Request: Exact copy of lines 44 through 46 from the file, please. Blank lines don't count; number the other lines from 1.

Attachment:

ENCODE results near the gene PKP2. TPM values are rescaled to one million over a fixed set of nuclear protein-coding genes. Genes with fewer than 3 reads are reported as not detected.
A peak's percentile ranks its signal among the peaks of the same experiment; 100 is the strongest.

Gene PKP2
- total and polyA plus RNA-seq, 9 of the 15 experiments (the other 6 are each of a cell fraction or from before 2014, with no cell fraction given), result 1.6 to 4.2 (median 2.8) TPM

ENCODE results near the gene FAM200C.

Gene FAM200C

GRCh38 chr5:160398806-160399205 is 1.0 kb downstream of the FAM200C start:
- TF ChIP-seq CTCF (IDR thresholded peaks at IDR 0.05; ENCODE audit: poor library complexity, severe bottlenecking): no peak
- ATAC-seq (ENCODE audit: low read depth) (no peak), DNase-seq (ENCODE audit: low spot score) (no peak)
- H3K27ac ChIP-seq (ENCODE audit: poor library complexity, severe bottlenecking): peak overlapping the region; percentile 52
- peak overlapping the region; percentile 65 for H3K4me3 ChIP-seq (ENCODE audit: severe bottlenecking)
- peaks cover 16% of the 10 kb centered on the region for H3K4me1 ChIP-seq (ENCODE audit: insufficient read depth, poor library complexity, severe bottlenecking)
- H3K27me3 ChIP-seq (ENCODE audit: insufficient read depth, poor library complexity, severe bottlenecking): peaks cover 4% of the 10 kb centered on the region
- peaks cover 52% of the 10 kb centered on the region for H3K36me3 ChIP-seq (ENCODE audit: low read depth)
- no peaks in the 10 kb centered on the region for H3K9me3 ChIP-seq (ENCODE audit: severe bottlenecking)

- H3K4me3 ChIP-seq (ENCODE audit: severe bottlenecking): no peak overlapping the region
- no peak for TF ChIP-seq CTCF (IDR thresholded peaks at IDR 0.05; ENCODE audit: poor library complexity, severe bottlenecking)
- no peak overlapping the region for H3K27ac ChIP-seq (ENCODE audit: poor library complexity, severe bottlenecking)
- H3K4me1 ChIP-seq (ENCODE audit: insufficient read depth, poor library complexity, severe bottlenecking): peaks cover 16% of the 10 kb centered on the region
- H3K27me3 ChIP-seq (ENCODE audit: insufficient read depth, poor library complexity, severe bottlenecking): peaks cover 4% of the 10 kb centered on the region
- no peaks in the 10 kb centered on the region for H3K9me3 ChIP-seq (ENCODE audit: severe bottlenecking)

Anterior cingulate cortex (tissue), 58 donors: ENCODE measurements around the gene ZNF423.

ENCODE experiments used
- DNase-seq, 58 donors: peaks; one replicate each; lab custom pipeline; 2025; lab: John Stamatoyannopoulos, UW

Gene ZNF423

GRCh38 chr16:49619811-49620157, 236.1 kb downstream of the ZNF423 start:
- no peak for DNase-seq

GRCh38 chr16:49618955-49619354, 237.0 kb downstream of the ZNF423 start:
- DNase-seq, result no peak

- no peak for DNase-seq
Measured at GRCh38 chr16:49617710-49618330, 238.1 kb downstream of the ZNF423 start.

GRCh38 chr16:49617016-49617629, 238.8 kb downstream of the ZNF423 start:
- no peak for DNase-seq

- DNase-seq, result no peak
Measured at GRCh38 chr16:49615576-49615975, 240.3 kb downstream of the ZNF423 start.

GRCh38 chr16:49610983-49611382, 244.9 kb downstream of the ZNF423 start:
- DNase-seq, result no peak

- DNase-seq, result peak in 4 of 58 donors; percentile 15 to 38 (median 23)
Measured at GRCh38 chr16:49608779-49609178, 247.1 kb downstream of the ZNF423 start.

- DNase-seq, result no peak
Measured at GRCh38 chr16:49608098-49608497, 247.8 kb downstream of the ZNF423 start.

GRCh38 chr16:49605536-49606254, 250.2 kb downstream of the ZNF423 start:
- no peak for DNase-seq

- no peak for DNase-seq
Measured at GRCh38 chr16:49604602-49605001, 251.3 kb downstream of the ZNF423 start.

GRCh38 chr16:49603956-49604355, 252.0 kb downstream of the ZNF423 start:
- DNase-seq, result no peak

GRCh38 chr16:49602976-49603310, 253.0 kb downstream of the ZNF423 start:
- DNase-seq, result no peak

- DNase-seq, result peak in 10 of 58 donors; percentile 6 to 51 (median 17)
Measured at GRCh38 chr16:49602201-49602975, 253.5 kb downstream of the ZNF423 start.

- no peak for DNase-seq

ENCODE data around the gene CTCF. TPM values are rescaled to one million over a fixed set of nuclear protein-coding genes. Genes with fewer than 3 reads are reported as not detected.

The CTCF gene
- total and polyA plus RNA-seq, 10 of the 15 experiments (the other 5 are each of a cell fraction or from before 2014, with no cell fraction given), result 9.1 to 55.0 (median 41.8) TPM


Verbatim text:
- no peak for DNase-seq
Measured at GRCh38 chr16:49604602-49605001, 251.3 kb downstream of the ZNF423 start.

GRCh38 chr16:49603956-49604355, 252.0 kb downstream of the ZNF423 start: